Babylon’s Ark by Lawrence Anthony

There is nothing like settling down with a good, inspiring book that not only restores your faith in humanity, but also reminds you that anything is possible… if you have the courage to try. Anthony's exploits in Baghdad at the take-over by American soldiers is one such story. Although the background of war and conflict help to heighten the risks which Lawrence takes in the name of conservation, this story is an incredible story about the people and the animals who are stranded in the middle of this dire situation.

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The Party by Nalini Singh

The Party balances out Mercy’s tough, sentinel side with her more feminine, girlish tendencies. It also serves as a great reminder of her connection to her pack, and family. The happy simplicity of the afternoon and their laughter while painting toe nails are a wonderful display of the happiness that women can find in each other’s company. The Party is a refreshing take on a woman’s relationship – that it is about sharing, laughter and joy; rather than bitching and competition.

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Movie Night by Nalini Singh

Judd and Brenna are a great couple, and their uniqueness draws me back to them again and again and again. But, it is almost impossible to imagine them in their daily lives – when they’re not acting to neutralise the threats to their family. Movie Night provides a window into this life perfectly. It shows a young couple that are deeply in love, yet still getting to know one another in some of the most basic of ways.

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A Gift for Kit by Nalini Singh

Kit is a great secondary character in the Psy-Changeling series, to the point that I almost wish he was a primary one. So, it is nice to have a short story that is about him. The relationship which he has with his sister, and the loss of his family are beautifully captured in very few words. Such a beautifully crafted short story that makes you realise that every person, every character has their own story – whether it’s in real life, or the pages of a book.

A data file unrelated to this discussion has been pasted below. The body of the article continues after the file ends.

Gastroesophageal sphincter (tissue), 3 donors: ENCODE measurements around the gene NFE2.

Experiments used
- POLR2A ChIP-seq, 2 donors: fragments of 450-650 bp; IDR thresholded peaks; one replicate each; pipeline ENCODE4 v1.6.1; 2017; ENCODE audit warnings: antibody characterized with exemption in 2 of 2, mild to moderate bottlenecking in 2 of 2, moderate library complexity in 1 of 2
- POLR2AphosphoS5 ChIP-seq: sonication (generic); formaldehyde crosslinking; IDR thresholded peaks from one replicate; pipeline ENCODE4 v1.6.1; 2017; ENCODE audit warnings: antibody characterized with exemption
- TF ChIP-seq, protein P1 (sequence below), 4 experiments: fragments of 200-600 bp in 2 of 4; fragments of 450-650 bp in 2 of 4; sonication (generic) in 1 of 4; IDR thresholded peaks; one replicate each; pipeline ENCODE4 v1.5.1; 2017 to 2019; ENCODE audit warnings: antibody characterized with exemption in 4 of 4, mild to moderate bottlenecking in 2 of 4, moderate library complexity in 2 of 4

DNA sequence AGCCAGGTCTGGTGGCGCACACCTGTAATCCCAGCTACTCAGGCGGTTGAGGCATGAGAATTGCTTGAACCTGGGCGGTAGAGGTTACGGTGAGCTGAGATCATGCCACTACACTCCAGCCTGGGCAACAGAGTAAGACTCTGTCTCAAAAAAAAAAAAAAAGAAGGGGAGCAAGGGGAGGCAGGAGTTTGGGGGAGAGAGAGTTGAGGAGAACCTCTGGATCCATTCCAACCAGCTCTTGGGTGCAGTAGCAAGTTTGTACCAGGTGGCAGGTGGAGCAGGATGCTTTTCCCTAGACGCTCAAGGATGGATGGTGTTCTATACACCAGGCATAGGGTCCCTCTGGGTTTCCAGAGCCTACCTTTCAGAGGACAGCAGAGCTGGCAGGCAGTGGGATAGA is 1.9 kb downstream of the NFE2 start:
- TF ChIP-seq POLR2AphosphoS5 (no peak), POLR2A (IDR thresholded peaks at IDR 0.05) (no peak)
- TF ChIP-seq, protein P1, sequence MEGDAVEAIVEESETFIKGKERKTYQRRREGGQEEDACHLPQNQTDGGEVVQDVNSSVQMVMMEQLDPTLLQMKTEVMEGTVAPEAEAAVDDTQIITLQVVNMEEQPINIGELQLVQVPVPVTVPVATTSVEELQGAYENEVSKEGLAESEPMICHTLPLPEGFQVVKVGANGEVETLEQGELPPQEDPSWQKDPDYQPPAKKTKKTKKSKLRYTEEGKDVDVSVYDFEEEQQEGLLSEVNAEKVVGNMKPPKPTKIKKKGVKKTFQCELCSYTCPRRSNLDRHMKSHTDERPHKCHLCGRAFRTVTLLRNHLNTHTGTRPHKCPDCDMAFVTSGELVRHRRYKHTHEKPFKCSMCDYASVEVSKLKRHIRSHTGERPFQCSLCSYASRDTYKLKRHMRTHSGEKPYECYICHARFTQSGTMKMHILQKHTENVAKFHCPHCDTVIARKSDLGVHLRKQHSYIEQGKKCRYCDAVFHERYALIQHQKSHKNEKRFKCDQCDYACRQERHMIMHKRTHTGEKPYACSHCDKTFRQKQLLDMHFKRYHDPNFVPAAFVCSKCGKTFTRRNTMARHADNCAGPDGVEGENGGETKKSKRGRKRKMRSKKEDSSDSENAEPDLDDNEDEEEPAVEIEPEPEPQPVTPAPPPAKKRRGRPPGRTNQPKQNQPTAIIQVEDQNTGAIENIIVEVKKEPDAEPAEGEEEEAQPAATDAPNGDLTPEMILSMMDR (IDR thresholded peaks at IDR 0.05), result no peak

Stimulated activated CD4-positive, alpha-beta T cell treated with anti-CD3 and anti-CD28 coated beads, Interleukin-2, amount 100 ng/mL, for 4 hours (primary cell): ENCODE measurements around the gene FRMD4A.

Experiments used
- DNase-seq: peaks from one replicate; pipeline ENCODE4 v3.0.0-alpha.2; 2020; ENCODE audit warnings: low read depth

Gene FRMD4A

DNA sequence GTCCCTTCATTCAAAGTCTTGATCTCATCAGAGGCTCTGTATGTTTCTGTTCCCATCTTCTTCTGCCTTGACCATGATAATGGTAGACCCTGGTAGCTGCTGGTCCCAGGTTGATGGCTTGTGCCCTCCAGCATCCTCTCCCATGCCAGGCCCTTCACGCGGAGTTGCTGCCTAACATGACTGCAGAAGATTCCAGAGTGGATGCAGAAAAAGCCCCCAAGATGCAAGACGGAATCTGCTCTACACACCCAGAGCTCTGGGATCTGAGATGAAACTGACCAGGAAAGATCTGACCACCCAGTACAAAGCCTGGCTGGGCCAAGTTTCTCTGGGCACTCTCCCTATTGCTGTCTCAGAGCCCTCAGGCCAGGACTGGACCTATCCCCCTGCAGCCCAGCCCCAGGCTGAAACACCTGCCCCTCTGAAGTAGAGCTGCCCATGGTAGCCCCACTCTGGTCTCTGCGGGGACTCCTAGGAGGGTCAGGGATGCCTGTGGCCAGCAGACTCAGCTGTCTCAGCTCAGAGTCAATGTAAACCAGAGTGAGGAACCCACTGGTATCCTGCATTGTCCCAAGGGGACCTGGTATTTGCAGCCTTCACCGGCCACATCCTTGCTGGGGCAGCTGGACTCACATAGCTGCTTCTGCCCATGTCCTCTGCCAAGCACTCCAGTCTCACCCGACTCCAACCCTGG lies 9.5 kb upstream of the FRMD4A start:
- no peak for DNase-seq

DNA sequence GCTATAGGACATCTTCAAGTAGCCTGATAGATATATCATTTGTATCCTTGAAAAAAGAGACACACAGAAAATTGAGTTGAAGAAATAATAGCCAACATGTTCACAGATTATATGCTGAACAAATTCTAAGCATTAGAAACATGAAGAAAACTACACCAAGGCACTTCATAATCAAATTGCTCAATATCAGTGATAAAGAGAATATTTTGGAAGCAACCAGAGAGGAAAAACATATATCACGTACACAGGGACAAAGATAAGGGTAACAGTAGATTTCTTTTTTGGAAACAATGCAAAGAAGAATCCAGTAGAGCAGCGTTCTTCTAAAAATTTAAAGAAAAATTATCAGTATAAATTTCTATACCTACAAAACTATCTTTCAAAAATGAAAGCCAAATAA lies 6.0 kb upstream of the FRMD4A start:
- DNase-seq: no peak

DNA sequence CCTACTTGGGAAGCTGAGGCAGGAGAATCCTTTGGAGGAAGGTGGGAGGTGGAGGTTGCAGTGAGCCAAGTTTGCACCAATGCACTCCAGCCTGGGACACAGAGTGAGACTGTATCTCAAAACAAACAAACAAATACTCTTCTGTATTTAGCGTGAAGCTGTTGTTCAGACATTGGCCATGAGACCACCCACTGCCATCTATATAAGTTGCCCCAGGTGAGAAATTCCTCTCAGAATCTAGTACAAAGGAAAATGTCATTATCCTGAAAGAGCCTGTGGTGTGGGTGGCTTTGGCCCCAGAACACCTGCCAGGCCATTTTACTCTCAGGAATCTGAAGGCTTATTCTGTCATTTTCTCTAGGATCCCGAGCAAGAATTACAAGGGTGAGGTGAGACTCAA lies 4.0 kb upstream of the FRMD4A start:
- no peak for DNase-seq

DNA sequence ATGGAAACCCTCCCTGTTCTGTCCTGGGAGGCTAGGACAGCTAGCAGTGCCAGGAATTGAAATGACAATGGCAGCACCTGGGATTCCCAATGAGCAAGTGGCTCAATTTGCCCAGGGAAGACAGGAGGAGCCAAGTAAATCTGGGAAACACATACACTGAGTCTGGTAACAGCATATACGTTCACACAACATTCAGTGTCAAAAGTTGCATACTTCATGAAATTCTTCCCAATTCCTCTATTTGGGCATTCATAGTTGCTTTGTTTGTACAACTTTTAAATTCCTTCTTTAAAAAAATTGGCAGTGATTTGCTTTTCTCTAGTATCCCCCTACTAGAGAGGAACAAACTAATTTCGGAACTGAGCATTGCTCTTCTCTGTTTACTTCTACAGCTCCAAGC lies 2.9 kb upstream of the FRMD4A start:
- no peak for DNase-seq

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April 2017

This month all of my assignments seem to be due... so it's been a little more difficult to read lots of intense novels. That's why most of the reviews for this month are short stories that were a wonderful, quick and easy journey into another world.

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A Conversation by Nalini Singh

The rat’s which become an integral part of the Changeling world and the Psy-Changeling stories are always viewed on the peripheral. The conversations with them always run through one of the leopard pack, and it is difficult to understand what makes these characters tick. So, it was incredibly enjoyable to read the short conversation which takes place between two of the characters.

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The Cannibal Princess by Nalini Singh

I love short stories that investigate the everyday lives of my favourite characters. It not only helps to make them all the more real, but it is a great way to revisit them in a series that jumps from one lead to another. And although it is something that I do love about the Psy-Changeling series, I also sincerely missed Lucas and Sascha throughout the following tales.

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Grave Matters by Lauren M. Roy

I honestly found this book incredibly difficult to get into. I even started reading it three times before I decided to bite the bullet, get over those first, not-so-attention-grabbing few chapters, and finish the book. Having said that, once the storyline got going, I did really want to find out how it all ended. After all, there is a psychotic necromancer running around Edgewood. But, it’s probably not a book (or even a series) that I am likely to pick up again anytime soon. Yet, it’s also not one that I am going to remove from my bookshelf.

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Night Owls by Lauren M. Roy

This is a book about a book in a bookstore, which I just love saying, and writing. The poetry of such a story is kind of beautiful, and the setting of a college book store is gorgeous. Being involved in campus life can have many rewards when studying, but the idea of being able to go into a warm and secluded book store at all hours to buy, study and peruse different books is the stuff that dreams are made of. I’ve lost count of the amount of times that I have finished a book late at night, and just wished that I could run down to the shops to buy the next in the series.

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